Postulates of the VSEPR Theory

• When there are more than three atoms in a molecule, a central atom is chosen. This is the atom that is bonded to other atoms.

• The number of valence shell electron pairs determines the molecule’s form.

• Because of the repulsion between electron pairs, the molecule tends to take on a structure with an orientation that minimises the repulsion experienced by each atom.

• The valence shell is a spherical space in which the electrons are arranged on the surface in such a way that the distance between them is as little as possible.

• When the centre atom has bond pair electrons surrounding it, it takes on an asymmetrical shape.

• When the core atom contains both bond pairs and lone pairs surrounding it, a deformed shape is expected.

• The VSEPR theory can also be used to molecular resonance structures. The following is the order of electron pair repulsion strength:

Lone pair – Lone pair > Lone pair – Bond pair > Bond pair – Bond pair – Bond pair – Bond pair – Bond pair – Bond pair – Bond pair – Bond pair – Bond pair –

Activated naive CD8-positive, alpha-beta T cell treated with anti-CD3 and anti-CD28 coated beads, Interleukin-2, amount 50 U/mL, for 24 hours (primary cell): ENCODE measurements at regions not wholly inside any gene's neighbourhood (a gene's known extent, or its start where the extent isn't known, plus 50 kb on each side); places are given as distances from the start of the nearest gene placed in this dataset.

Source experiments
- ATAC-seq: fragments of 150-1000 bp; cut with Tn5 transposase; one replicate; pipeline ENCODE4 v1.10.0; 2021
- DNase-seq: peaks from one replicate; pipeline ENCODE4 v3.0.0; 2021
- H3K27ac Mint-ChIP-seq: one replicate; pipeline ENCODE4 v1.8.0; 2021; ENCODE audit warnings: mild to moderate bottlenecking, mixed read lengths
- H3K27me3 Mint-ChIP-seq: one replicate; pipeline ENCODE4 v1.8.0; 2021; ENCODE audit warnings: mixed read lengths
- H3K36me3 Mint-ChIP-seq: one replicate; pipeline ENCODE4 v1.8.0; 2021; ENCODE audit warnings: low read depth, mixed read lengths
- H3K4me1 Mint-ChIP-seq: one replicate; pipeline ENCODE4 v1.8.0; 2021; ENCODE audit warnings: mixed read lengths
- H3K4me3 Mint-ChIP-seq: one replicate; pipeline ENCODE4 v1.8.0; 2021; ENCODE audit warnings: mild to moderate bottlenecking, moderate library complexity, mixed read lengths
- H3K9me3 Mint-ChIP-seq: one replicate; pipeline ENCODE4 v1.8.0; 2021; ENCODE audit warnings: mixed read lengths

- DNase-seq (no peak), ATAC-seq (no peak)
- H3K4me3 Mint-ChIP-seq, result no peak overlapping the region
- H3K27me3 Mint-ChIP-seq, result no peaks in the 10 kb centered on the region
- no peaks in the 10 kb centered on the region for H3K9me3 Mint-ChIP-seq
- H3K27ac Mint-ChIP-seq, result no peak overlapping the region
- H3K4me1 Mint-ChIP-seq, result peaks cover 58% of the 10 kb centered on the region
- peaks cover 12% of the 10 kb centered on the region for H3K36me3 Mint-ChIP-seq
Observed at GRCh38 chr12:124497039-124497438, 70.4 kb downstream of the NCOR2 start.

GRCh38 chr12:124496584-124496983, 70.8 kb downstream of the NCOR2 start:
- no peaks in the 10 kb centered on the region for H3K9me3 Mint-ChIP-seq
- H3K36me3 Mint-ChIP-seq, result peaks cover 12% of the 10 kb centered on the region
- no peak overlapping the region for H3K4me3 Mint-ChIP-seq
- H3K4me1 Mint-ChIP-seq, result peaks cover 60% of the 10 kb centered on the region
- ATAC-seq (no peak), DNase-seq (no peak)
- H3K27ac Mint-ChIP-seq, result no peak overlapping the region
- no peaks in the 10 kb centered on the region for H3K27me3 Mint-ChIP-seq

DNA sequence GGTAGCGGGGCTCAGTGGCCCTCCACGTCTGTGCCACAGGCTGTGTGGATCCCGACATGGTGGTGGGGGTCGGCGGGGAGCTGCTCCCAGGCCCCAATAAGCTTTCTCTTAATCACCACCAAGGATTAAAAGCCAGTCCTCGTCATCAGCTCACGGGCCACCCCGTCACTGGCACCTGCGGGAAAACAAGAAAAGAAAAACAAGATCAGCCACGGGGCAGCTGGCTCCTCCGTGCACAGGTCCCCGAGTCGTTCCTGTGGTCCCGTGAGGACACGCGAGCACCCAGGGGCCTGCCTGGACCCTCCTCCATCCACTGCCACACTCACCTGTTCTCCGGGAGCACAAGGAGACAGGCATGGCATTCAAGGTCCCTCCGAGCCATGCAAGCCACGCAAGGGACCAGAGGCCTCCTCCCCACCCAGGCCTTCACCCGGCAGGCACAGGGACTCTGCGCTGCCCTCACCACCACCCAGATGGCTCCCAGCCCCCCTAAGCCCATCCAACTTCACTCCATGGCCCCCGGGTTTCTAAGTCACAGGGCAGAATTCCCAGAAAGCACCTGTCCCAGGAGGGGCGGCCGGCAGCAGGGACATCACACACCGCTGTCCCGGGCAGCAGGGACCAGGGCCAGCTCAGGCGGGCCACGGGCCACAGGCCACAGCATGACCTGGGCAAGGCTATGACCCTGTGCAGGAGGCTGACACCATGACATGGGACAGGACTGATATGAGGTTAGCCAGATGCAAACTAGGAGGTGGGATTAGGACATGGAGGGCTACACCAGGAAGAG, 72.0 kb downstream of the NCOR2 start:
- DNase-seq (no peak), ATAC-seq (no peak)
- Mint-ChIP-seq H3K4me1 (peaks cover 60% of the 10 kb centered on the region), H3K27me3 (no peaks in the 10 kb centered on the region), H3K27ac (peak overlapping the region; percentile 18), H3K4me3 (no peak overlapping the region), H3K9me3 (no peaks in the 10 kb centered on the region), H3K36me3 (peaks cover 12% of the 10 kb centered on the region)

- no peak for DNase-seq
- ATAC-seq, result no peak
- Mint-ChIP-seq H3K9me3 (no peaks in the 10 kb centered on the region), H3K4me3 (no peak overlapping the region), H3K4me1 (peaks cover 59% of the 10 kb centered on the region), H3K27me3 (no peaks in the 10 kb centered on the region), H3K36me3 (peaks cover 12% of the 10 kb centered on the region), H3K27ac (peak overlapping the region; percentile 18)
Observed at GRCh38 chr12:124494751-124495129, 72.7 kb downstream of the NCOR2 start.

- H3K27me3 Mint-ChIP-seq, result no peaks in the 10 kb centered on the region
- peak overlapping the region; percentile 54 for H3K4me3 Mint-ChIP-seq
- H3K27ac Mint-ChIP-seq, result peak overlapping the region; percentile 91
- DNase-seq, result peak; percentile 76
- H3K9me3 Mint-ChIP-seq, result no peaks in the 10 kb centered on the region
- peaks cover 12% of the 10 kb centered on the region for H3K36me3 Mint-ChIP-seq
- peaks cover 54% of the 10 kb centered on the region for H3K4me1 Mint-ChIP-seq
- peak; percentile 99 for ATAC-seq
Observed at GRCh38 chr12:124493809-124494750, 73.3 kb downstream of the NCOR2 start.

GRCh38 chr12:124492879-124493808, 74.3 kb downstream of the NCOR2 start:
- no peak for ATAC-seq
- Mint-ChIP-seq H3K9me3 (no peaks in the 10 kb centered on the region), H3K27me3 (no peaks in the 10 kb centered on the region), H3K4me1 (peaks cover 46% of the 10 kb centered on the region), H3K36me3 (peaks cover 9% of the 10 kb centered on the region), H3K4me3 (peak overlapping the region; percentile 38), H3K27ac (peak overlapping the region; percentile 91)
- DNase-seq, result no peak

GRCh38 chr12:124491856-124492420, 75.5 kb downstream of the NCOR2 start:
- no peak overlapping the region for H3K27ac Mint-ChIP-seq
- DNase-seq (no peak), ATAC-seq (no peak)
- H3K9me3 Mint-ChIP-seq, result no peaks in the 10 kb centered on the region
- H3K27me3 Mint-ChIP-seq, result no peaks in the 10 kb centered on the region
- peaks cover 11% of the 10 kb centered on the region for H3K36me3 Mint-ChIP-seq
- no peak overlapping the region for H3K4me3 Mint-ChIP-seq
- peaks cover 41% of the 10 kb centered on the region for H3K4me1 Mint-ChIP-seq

• The reduced distance between electron pairs results in enhanced molecular energy. The repulsion between electron pairs increases as the distance between them gets shorter.

• The repulsion between electrons is reduced when they are separated by a greater distance. As a result, the molecule’s energy is low.

The Shapes of Molecules Can Be Predicted

In order to determine the shape of a molecule, the steps below must be followed.

• The atom with the least electron affinity is the centre atom. This is due to the fact that these atoms can more efficiently share electrons with others.

• Add one electron for each bonding atom to the number of valence electrons in the centre atom.

• Check the charge on the central metal atom; remove one electron if the central metal atom is positive. If the charge is negative, one electron should be added.

• Multiplying these two values by two yields the total number of electron pairs.